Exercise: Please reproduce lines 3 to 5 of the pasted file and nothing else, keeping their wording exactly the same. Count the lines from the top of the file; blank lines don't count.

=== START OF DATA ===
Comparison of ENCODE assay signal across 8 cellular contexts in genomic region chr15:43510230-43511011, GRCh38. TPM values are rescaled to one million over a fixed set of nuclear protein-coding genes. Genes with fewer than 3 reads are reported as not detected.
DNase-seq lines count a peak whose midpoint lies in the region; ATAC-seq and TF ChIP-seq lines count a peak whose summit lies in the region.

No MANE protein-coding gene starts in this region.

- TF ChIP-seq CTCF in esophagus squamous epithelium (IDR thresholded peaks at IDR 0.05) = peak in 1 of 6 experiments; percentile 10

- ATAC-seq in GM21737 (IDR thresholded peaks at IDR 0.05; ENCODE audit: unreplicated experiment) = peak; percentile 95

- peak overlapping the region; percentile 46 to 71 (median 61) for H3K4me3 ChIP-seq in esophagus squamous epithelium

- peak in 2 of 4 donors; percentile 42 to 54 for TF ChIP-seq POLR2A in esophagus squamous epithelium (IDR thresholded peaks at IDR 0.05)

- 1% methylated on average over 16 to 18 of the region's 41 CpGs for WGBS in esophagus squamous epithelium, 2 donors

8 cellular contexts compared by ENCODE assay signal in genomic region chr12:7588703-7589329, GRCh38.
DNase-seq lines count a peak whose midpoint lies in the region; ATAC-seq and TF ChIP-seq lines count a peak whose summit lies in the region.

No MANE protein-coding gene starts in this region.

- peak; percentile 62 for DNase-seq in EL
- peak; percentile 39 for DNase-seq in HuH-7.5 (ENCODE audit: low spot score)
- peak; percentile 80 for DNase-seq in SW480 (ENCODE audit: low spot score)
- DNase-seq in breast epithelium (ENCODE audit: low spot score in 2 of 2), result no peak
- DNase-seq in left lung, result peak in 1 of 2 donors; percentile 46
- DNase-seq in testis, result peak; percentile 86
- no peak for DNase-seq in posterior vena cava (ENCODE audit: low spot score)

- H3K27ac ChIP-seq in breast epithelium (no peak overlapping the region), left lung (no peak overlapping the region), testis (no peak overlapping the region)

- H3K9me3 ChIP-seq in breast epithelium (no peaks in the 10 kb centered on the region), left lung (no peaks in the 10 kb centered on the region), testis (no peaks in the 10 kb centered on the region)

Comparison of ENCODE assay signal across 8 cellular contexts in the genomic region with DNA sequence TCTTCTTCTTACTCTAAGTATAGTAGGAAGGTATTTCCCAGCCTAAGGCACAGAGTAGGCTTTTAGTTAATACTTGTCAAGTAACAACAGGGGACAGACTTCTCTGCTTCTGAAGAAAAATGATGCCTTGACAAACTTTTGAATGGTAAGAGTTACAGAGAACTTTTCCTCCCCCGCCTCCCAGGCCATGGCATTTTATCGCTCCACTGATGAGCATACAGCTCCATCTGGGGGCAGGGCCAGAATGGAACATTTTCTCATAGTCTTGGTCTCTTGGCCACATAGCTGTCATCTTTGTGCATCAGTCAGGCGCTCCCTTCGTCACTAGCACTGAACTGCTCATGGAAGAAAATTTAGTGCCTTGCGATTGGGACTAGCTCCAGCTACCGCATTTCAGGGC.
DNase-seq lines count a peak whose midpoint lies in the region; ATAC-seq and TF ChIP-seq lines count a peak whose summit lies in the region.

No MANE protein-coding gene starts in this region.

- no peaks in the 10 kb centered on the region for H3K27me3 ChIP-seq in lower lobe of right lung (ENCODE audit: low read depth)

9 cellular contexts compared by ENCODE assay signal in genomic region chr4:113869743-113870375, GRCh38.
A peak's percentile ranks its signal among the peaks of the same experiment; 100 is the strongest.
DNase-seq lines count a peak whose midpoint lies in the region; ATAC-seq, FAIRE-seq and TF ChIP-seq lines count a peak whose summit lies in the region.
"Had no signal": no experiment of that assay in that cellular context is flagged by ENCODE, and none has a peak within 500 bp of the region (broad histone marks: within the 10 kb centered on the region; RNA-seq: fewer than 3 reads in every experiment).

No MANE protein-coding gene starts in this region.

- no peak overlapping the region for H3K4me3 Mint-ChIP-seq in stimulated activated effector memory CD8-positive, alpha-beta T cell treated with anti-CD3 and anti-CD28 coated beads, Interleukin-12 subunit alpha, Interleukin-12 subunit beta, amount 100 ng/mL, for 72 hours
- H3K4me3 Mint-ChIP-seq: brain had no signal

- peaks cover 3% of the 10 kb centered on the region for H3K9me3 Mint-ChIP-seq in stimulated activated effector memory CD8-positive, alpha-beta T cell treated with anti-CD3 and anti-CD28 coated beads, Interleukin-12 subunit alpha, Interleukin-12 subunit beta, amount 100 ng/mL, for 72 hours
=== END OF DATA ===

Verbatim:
No MANE protein-coding gene starts in this region.

- TF ChIP-seq CTCF in esophagus squamous epithelium (IDR thresholded peaks at IDR 0.05) = peak in 1 of 6 experiments; percentile 10

- ATAC-seq in GM21737 (IDR thresholded peaks at IDR 0.05; ENCODE audit: unreplicated experiment) = peak; percentile 95